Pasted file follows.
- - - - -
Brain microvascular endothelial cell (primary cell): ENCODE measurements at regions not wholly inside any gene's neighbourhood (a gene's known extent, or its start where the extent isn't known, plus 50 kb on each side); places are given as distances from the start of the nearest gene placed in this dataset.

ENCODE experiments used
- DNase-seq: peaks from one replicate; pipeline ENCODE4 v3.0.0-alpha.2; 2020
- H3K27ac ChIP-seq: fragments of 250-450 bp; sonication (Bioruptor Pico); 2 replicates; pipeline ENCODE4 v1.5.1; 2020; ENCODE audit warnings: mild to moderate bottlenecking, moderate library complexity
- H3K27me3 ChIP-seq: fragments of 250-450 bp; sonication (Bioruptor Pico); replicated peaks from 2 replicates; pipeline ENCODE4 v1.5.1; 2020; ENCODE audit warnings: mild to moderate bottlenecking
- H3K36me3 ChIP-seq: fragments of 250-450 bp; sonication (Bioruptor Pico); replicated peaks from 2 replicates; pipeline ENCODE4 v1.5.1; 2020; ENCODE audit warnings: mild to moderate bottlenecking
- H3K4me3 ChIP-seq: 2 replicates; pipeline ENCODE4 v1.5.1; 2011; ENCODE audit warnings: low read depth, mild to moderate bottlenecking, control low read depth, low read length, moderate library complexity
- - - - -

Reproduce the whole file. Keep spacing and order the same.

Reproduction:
Brain microvascular endothelial cell (primary cell): ENCODE measurements at regions not wholly inside any gene's neighbourhood (a gene's known extent, or its start where the extent isn't known, plus 50 kb on each side); places are given as distances from the start of the nearest gene placed in this dataset.

ENCODE experiments used
- DNase-seq: peaks from one replicate; pipeline ENCODE4 v3.0.0-alpha.2; 2020
- H3K27ac ChIP-seq: fragments of 250-450 bp; sonication (Bioruptor Pico); 2 replicates; pipeline ENCODE4 v1.5.1; 2020; ENCODE audit warnings: mild to moderate bottlenecking, moderate library complexity
- H3K27me3 ChIP-seq: fragments of 250-450 bp; sonication (Bioruptor Pico); replicated peaks from 2 replicates; pipeline ENCODE4 v1.5.1; 2020; ENCODE audit warnings: mild to moderate bottlenecking
- H3K36me3 ChIP-seq: fragments of 250-450 bp; sonication (Bioruptor Pico); replicated peaks from 2 replicates; pipeline ENCODE4 v1.5.1; 2020; ENCODE audit warnings: mild to moderate bottlenecking
- H3K4me3 ChIP-seq: 2 replicates; pipeline ENCODE4 v1.5.1; 2011; ENCODE audit warnings: low read depth, mild to moderate bottlenecking, control low read depth, low read length, moderate library complexity